We are not our thoughts. These are just thoughts. We are metacognitive – beyond thought. And if we are not our thoughts, who are we? We are the observer and chooser of our thoughts. We have thoughts and these thoughts belong to us, but that’s not who we are. Consider the captain and owner of a sailboat. He can guide the boat and choose its direction. The boat is his, he is the caption, but he is not the boat. He can step back and observe his boat even while it is sailing and can make choices based upon his observations. He is in control of where his boat will sail. So we, too, can become the captain of our thoughts.
Like the sea captain, YOU are the observer. You observe all at your command (your thoughts) and then choose the actions you will take. Your task is to become a master Observer/Chooser. This is the essence of true success. Success begins with a conscious choice and choosing again and again and again in every moment until you have shed your old skin and developed a new habit of being YOU.
Dave Blanchard is the Chairman and CEO of The Og Group, Inc. and family of companies, The Greatest Salesman, Inc. and 6 Advisors, Inc. He is the co-developer of the 6 Advisors Assessment Report™ and coaching curriculum. http://www.6Advisors.com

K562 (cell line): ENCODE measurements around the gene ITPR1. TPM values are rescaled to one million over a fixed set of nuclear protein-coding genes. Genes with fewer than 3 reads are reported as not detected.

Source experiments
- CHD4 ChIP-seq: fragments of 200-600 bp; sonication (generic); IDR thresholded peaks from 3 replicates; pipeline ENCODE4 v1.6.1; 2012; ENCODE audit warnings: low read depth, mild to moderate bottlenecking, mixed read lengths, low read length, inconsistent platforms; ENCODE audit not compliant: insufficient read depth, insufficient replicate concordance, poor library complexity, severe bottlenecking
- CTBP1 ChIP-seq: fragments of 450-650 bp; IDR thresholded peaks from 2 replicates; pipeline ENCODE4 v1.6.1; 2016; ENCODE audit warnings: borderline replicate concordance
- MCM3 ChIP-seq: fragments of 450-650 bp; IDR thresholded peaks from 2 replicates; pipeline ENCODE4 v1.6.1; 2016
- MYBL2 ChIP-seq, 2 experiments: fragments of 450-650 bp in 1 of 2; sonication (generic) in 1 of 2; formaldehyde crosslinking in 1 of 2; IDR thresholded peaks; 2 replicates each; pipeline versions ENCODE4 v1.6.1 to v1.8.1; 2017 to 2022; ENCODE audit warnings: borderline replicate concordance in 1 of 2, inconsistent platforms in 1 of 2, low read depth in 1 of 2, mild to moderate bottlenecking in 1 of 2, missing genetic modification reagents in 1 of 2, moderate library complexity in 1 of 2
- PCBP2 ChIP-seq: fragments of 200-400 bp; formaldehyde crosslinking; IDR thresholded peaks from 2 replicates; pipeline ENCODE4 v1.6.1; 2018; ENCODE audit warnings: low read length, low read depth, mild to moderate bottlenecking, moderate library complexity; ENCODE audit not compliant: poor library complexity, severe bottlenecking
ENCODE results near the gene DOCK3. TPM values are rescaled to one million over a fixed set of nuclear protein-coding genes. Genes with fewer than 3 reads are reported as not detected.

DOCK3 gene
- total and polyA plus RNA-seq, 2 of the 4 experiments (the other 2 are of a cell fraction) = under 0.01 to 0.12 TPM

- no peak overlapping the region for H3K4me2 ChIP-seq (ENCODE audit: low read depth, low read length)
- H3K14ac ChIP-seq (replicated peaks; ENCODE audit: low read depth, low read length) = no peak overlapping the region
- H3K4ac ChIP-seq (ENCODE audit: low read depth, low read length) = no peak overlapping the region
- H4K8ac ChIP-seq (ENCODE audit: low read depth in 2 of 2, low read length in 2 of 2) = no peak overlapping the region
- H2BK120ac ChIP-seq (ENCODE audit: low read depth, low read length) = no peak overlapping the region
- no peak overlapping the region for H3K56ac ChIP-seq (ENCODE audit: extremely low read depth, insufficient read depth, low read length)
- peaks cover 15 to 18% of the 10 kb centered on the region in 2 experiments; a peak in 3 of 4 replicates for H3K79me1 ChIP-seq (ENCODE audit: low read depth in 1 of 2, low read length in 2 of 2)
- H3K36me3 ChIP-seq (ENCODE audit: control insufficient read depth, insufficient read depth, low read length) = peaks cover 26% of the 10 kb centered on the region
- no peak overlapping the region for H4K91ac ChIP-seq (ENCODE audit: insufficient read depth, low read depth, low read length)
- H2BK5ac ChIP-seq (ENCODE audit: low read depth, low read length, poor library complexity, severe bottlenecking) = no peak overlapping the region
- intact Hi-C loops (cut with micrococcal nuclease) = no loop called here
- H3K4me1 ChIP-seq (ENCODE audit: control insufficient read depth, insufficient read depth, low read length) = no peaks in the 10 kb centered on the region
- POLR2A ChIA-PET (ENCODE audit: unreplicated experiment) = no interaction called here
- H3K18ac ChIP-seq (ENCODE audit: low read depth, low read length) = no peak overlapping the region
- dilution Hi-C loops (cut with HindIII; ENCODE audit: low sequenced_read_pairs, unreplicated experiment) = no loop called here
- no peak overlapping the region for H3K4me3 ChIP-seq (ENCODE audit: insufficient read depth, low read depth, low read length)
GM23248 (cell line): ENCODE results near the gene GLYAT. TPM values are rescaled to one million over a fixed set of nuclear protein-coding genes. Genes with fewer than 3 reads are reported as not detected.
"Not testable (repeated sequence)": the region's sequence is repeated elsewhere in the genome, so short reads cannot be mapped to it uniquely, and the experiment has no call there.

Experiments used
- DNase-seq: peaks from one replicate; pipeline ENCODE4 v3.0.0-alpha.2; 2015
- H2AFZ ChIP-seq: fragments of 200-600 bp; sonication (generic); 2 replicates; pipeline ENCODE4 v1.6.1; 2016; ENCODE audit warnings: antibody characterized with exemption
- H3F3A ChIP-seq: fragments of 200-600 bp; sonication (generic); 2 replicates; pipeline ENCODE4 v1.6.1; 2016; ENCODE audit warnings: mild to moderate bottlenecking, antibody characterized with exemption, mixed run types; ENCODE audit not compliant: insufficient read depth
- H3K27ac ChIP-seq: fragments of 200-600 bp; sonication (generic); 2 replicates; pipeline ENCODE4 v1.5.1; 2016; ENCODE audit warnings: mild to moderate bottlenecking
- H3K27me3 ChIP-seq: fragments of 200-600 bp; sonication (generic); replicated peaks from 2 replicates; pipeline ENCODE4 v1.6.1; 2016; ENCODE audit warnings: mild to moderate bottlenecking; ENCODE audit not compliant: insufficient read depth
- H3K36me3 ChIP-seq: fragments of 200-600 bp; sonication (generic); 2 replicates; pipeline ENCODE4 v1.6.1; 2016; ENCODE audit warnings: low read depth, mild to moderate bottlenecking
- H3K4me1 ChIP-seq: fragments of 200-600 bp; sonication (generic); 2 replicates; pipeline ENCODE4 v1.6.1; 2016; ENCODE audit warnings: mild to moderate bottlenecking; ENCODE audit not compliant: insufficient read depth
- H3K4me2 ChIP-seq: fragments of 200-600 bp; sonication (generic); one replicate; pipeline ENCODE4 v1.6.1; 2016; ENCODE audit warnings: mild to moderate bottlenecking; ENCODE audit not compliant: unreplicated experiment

Change by Bob Tschannen-Moran (c) 2006
The gnawing preoccupation That something might be wrong That something has gone wrong That something will go wrong Does not inspire great change
Do this, or die Lose this, or die Gain this, or die Achieve this, or die Measure up to this, or die
The ultimatums of what must be done And the babble of things gone wrong Paint the case for change On a canvas of Failure, frustration, and fear
It takes courage to step away,
To let the noise die down, And to listen for that still, small voice
Forever whispering The message of life:
"Let there be nothing wrong now." "Let there be nothing wrong." "Let there be something right now." "Let there be something right With life!"
The whisper roars And planets turn Infants reach And lovers embrace For life
The canvas bursts with Aspiration, hope, and change As the voice Forever speaking Proclaims things good
Good enough to dream again Of things that might yet be Good enough to design again A different destiny
Such is the mystery of change!
We welcome the conversation And befriend the challenge Becoming who we are At our best
We trust in the future With anticipation Declaring what we see On the quest
Bob Tschannen-Moran, IAC-CC, is the President of LifeTrek Coaching International and a prolific and popular author who writes and edits LifeTrek Provisions, a weekly electronic newsletter with 50,000 subscribers in 152 countries. After graduating from Yale Divinity School in the late 1970s, and serving as a pastor for 20 years, Bob went through Coach U and transitioned into full-time coaching in the late 1990s. www.lifetrekcoaching.com